Down at the base of Africa, surrounding landlocked Lesotho, this is a country full of superlatives, amazing heritage and unique geography. The world’s oldest meteor scar from an impact two billion years ago resulted when a 10 kilometers wide shooting star hit the earth near what is today the town of Vredefort in the Free State, 100km south of Johannesburg. The massive crater, the Vredefort Dome, can be seen from space. The Cape Floral Kingdom has 9,600 plant species, 70% of which are not found anywhere else in the world.
It is the world’s largest producer of macadamia nuts, has 80% of Africa’s railways, with 19,004 miles of track. It hosts the world’s largest ultramarathon, held annually since 1921. And the country generates two-thirds of Africa's electricity.
The population is around 54 million, and 79% African including a diversity of peoples. These include the Nguni, comprising the Zulu, Xhosa, Ndebele and Swazi people, the Sotho-Tswana, who include the Southern, Northern and Western Sotho (Tswana people), the Tsonga and the Venda.
The healthcare system is divided into the public and private sector. 84% of the population relies on the public sector and around 8.3% of GDP is spent on healthcare. This is higher than the 5% of GDP recommended by the World Health Organization (WHO), and reflects the major burden of disease management and treatment carried by the public sector in South Africa. Since 1994, more than 1,600 clinics have been built or upgraded, but 2.5 million South Africans still live more than 5km from their nearest clinic. 25% of the population lives on less than the Human Poverty Index level of $1.25 a day. 73% of GPs work in the private sector which adds to the imbalance.
The country still bears a heavy burden of dealing with HIV and AIDS. There are 5.6 million people with HIV in South Africa and around 2.5 million have access to drugs. There are around 300,000 AIDS deaths and 200,000 new infections each year. South Africa is one of the countries with the highest burden of tuberculosis (TB), with WHO statistics giving an estimated incidence of 450,000 cases of active TB in 2013. Worldwide this is the third highest incidence of any country after India and China, and the incidence has increased by 400% over the past 15 years, linked to the rates of HIV.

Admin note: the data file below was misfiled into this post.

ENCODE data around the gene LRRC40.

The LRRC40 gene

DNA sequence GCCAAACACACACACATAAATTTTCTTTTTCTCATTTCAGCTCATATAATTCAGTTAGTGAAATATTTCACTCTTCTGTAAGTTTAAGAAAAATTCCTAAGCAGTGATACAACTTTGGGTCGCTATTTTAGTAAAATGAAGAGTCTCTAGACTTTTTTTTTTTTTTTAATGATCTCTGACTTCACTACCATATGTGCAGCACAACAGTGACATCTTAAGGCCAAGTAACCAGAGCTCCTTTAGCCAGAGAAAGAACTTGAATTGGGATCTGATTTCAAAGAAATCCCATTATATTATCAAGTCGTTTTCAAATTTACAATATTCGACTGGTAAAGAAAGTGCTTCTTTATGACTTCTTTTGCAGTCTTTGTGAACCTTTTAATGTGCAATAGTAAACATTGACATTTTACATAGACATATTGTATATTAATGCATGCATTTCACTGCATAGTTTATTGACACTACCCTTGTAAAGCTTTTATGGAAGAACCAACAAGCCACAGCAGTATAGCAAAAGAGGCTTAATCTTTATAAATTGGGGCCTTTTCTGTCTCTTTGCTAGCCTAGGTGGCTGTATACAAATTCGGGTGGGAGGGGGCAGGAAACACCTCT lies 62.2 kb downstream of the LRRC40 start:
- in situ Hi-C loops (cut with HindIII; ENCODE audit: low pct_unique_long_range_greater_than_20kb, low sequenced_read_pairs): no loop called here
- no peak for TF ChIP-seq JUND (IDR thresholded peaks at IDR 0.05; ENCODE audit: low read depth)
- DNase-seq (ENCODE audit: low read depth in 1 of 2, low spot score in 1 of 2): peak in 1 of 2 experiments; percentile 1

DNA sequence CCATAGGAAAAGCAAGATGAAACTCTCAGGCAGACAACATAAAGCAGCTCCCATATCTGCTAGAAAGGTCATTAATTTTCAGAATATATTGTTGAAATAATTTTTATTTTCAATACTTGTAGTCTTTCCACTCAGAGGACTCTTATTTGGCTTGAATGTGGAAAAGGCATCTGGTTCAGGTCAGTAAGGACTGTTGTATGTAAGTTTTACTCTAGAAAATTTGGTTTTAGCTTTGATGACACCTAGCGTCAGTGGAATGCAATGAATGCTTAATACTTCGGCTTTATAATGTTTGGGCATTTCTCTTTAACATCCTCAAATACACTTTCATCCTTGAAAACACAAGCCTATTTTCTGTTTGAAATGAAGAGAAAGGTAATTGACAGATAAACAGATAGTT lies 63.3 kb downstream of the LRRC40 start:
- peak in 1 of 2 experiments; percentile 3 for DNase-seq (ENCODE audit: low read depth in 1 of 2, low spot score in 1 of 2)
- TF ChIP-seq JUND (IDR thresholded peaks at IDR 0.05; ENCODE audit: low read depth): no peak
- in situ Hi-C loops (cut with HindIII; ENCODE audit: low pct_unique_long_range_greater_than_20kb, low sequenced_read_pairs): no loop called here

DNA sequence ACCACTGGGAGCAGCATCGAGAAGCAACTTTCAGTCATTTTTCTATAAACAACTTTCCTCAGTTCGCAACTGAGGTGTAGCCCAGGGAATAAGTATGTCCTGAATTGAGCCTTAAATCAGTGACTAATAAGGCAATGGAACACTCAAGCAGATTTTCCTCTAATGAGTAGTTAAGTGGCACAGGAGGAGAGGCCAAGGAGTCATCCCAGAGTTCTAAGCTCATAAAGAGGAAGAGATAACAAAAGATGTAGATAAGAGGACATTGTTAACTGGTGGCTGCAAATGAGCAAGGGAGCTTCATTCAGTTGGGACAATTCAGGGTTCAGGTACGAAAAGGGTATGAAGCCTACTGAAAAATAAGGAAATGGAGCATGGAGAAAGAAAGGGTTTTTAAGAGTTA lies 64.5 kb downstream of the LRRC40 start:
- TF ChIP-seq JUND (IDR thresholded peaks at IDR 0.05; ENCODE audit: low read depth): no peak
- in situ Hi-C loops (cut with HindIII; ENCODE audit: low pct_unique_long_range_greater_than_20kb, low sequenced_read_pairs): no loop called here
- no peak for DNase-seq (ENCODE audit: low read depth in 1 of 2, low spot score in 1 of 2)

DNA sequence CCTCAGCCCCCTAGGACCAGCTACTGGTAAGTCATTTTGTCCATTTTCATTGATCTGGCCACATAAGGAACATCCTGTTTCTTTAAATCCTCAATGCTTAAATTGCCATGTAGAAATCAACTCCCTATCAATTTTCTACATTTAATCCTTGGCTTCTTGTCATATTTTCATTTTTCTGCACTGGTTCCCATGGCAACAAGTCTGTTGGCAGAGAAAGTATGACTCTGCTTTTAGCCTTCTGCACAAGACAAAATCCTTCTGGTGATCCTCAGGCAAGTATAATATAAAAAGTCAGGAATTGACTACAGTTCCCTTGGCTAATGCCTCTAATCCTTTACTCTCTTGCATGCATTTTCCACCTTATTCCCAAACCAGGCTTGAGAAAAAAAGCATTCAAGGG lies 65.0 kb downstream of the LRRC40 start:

More that 2,200 clinical trials are registered on ClinicalTrials.gov, many of which are for HIV and TB, but, since HIV status was removed as an exclusion criterion for trials, many are also conducted in areas which are attractive to Western pharmaceutical companies including CNS, coronary, diabetes and oncology. Many of these trials are performed through the private sector.
To import drug supplies into South Africa the following paperwork is needed:
Certificate of Origin, Import Permit: this requires a Medicines Control Council (MCC) approval to be in place before arrival; the application can take up to 6 weeks.
An invoice: this must be headed as Invoice or Commercial Invoice (Proforma or Customs Invoice is not allowed) and be from actual shipper to actual consignee and typed on company letterhead. It must contain full shipper and consignee details, Importer of Record, Customs Importer's Code, VAT number and a Customs commodity code for each commodity. For investigational drugs the Importer of Record shown on the paperwork must match the MCC import approval. Also it must contain full details concerning purpose of import and show a realistic value. Value for customs purposes and zero values are not accepted.
For Clinical Trials Drugs, the invoice must also contain:
- Doctor's name and institution as it appears on the MCC permit
- the Protocol Number
- the Drug Name as it appears on the MCC permit
- Full details and descriptions and amounts
Each importer should apply for a Customs Importer's Code, which has to be indicated on the invoice. The Customs Importer's Code is a specific number allocated to registered importers. The importer has to apply for their Importer's Code and it currently takes 2 weeks to process.
South Africa currently has the lion’s share of clinical trials in Sub Saharan Africa, due to the high number of doctors operating within the private sector. It remains to be seen if that will continue as big pharma expands into other countries in this evolving emerging market.